Two of the 26 liver samples examined contained over 1970 micrograms of mercury per gram of liver. That is nearly 5000 times the Japanese government's limit for mercury contamination, 0.4 micrograms per gram.
At these concentrations, a 60-kilogram adult eating just 0.15 grams of liver would exceed the weekly mercury intake considered safe by the World Health Organization, say Tetsuya Endo, Koichi Haraguchi and Masakatsu Sakata at the University of Hokkaido, who carried out the research. "Acute intoxication could result from a single ingestion," they warn in a draft paper accepted for publication in The Science of the Total Environment.
The researchers call on the government to impose tighter regulations on the consumption of whale organs. In particular, they warn that pregnant women risk poisoning their unborn children. In the 1950s and early 1960s, hundreds of children around Japan's Minamata Bay were born with horrific birth defects after their mothers ate seafood contaminated with mercury compounds, which had been poured raw into the bay since the 1930s. Thousands more suffered brain damage.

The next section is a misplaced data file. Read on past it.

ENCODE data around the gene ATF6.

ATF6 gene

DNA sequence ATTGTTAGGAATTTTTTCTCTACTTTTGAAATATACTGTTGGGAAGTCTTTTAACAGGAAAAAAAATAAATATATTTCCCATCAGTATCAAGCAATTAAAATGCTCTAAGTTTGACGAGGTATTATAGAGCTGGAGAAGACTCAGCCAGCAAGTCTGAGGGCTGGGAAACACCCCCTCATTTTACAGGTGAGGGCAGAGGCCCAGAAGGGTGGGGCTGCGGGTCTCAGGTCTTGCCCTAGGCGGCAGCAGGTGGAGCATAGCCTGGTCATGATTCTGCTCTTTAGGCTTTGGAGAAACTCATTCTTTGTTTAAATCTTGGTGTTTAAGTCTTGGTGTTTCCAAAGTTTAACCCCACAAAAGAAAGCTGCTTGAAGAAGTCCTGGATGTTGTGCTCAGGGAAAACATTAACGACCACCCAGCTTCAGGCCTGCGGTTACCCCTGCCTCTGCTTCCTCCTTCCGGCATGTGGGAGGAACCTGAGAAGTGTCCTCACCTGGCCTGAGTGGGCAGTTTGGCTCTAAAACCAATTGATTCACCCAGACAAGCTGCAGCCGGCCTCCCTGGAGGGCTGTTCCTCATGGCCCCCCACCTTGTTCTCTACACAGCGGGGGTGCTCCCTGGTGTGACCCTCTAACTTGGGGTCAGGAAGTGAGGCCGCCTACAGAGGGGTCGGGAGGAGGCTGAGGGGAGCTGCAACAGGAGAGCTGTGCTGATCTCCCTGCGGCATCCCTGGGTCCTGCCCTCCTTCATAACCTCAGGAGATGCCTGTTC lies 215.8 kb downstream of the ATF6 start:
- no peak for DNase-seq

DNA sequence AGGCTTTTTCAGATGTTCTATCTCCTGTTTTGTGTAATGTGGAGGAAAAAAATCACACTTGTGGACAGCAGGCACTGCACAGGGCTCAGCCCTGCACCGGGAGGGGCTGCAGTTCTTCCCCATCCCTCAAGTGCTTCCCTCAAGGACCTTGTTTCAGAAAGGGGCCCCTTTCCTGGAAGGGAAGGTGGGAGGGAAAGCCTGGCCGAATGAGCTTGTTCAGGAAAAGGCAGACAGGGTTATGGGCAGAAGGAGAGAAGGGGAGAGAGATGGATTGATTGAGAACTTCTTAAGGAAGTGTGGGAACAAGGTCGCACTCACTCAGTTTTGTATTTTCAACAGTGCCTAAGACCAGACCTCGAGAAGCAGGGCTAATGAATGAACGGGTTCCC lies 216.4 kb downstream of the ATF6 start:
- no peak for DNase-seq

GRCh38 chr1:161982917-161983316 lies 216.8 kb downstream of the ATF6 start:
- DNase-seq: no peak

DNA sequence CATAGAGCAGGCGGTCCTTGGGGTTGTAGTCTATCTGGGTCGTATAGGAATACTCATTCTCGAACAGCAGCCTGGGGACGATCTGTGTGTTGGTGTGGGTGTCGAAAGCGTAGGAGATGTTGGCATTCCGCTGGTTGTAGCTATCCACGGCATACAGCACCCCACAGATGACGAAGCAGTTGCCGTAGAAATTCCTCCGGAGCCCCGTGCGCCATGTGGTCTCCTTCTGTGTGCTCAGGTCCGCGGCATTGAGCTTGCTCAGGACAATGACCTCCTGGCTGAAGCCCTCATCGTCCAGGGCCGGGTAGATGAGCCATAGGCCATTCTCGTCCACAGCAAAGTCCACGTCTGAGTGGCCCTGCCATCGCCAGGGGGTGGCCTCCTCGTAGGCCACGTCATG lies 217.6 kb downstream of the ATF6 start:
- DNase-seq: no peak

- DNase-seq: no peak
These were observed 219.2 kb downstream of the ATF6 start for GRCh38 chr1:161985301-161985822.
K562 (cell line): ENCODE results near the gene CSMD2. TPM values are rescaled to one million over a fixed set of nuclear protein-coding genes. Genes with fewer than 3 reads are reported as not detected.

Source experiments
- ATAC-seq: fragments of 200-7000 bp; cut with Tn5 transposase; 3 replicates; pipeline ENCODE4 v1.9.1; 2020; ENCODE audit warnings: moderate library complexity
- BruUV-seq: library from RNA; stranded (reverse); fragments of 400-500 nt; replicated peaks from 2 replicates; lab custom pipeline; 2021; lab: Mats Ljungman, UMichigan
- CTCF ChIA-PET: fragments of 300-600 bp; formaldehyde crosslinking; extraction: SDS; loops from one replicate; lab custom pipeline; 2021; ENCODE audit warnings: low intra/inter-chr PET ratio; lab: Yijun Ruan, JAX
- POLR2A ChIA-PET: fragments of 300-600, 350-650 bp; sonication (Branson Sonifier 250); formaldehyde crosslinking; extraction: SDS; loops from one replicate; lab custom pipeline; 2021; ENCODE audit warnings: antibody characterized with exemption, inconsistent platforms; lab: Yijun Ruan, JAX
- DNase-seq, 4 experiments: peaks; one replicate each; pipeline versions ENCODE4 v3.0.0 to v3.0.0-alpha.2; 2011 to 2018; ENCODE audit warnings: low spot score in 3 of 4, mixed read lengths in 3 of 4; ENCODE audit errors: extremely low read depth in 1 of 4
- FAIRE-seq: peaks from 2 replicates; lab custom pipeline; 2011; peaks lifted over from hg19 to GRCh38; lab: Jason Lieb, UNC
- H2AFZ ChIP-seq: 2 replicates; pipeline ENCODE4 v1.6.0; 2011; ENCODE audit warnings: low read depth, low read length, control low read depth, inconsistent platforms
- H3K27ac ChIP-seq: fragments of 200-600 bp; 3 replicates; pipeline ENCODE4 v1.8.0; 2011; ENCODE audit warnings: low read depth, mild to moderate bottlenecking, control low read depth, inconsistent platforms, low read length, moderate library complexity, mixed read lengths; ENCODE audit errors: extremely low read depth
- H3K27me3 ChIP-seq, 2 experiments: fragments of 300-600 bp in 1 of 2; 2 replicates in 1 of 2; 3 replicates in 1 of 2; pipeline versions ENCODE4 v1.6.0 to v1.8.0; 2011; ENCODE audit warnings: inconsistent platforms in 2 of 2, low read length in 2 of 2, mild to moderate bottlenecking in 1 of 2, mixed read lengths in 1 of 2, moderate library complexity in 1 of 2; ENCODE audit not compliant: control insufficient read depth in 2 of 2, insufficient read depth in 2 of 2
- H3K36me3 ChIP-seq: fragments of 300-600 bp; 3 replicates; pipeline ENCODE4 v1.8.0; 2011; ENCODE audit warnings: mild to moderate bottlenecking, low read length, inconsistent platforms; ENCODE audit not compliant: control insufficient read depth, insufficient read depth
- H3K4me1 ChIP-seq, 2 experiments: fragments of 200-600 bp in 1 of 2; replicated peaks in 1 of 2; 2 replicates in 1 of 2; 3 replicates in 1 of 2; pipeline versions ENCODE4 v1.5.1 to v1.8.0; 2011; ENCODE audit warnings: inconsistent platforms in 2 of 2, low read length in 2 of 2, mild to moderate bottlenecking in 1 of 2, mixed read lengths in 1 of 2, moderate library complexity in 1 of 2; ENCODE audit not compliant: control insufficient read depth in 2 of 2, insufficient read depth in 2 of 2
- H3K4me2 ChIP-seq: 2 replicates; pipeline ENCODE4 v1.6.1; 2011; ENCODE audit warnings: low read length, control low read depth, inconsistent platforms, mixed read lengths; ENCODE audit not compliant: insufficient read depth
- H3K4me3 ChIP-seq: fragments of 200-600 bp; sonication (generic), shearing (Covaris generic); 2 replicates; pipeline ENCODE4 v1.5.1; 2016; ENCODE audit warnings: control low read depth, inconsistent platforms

On average, concentrations of mercury in whale and dolphin livers were 370 micrograms per gram, 900 times the government limit. Average levels in kidneys and lungs were also high, about 100 times the limit. None of the samples was below the limit.
In work not yet published, Endo's team has shown that rats suffered acute kidney poisoning after a single mouthful of the most highly contaminated liver. While levels were lower in muscle, Endo told New Scientist that on average it still contained 2.5 to 25 times the limit.
The samples came from small-toothed whales and dolphins, catches of which are not restricted by the International Whaling Commission, the international body that regulates whaling. Mercury becomes concentrated in their internal organs when they eat contaminated fish and squid.
Japan continues to campaign vigorously to be allowed to resume full-scale whaling of larger species. But an IWC meeting in May 2002 ended in deadlock.
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